Since I originally posted about Baen’s deal with Amazon, a couple more details of about the deal have come to light. First of all, the deadline for buying any of the old Baen bundles is Saturday, December 15th. That’s when the deal with Amazon goes live, and the old $10, $15, and $18 monthly bundles vanish, replaced by the higher-priced single books only. If there are any old bundles you might want, better look at and snap them up now. They’ll soon be gone.

Second, there has been some discussion over what is to happen with the monthly serialized bundles of new books that are issued before the books’ official publication and release to Amazon. Toni Weisskopf had been talking about changing them to a more serialized format than the current 50%/75%/100% months, with each chunk containing only its own 1/3 of the e-book and end users having to stitch them together. The early chapters would be the less-proofed EARC version, and would not be updated.

However, after a number of people objected, Toni said, “It looks like for now, at least, the bundles stay the way they always have been, complete with final text in the last installment. But it may be in the future we’ll have to adjust.” This came as a relief to everyone, myself included, who wanted to be able to get the final versions of the e-books and not have to figure out how to compile them ourselves.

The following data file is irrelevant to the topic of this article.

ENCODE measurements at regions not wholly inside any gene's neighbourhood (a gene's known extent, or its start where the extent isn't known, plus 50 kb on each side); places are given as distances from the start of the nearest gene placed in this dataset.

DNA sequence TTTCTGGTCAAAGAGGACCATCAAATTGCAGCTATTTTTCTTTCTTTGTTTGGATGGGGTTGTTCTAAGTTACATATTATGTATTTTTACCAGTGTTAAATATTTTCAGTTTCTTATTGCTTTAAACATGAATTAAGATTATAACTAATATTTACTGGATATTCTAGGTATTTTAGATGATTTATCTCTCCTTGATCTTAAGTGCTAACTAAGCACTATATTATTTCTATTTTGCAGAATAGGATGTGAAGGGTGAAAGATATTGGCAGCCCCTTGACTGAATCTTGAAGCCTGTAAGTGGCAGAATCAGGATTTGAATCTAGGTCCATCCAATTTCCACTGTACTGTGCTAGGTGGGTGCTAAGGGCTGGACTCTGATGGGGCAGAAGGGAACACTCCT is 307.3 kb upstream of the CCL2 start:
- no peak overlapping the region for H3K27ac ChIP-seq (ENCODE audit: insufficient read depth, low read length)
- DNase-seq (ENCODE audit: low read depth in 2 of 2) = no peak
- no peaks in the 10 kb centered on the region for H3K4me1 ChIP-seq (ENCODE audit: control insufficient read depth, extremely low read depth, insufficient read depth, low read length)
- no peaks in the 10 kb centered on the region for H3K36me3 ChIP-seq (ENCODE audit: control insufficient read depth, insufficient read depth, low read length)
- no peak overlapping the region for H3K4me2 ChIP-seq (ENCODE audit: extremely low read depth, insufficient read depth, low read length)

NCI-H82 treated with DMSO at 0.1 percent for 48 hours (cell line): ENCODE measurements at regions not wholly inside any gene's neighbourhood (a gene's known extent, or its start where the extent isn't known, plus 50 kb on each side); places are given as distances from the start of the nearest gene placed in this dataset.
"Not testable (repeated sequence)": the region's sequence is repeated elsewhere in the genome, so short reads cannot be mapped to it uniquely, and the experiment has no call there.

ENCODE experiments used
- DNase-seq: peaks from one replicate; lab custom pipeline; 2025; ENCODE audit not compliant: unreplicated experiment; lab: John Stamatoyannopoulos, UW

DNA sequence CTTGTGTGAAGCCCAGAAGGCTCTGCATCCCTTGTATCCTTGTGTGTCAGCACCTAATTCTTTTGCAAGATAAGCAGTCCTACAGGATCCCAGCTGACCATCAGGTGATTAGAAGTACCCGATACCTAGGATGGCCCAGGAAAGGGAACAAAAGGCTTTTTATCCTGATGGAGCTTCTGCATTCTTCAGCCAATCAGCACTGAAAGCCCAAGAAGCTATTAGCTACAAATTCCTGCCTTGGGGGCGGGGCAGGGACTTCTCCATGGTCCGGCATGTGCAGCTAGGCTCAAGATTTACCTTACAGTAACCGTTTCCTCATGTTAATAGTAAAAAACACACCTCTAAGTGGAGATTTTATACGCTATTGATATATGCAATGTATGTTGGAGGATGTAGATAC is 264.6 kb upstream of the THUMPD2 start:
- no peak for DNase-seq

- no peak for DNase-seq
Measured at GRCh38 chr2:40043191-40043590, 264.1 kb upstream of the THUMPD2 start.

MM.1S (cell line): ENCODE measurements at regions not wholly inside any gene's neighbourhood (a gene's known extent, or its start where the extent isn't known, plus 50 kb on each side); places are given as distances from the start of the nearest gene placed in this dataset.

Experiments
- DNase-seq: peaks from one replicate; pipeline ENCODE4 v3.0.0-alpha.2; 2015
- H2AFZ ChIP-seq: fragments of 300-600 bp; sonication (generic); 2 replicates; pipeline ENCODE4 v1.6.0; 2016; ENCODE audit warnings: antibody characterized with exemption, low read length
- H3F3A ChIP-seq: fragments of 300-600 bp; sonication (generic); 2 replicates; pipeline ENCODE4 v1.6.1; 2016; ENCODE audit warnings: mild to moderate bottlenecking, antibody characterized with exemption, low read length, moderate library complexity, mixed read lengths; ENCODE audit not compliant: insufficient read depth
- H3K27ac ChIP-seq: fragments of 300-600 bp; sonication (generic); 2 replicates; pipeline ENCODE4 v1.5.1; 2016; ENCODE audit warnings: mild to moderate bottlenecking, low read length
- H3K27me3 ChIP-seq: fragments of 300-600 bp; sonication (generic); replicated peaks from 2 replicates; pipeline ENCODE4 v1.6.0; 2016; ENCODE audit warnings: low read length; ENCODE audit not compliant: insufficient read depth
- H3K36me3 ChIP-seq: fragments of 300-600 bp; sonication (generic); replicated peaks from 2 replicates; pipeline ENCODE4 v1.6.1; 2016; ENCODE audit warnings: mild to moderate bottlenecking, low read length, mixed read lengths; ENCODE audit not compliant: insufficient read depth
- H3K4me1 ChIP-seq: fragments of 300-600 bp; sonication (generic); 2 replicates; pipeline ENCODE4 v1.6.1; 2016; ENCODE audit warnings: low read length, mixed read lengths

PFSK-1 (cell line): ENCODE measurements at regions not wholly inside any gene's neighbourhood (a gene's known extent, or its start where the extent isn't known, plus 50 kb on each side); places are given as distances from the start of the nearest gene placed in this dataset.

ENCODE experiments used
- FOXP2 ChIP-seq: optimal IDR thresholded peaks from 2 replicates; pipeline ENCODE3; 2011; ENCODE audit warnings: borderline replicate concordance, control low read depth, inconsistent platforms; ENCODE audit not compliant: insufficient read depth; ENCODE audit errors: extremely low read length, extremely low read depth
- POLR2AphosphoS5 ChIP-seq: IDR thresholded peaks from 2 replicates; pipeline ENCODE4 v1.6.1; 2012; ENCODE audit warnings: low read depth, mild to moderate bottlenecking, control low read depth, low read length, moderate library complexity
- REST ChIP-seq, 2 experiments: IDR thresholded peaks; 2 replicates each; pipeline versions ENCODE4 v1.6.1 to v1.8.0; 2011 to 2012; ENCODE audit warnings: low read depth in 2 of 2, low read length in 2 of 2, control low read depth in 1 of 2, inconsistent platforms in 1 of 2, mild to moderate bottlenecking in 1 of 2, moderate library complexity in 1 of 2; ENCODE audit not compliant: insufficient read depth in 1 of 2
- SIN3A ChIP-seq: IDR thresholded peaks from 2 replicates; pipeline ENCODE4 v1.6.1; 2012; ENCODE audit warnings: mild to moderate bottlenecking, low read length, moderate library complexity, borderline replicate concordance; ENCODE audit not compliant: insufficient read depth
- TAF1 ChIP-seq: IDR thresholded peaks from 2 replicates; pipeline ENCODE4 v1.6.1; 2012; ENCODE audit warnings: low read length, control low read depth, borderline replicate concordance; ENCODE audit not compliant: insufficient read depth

Of course, the bundles will now only be available until the books are officially published—which seems fair, given that most of the people who would be interested enough to read them serialized to begin with and take a chance on all the unfamiliar titles would probably buy them in advance anyway. And with the trade paper and hardcover releases’ e-books costing $9 and $10, they’ll be a better bargain than ever.

Finally, the Baen Free Library has had to be pruned back prior to the deal, but Toni says Baen will be adding as many titles back as possible, though there will still be some reductions. Baen will also be trying to get around the pricematch issue by creating “second editions” of as many Free Library titles as possible, incorporating additional material to differentiate them from the Free Library versions, and selling those.

Here’s hoping this distribution deal proves as successful for Baen as its editor and authors hope it will. As annoying as some of the necessary changes are to long-time readers, availability through Amazon is nothing to sneeze at.


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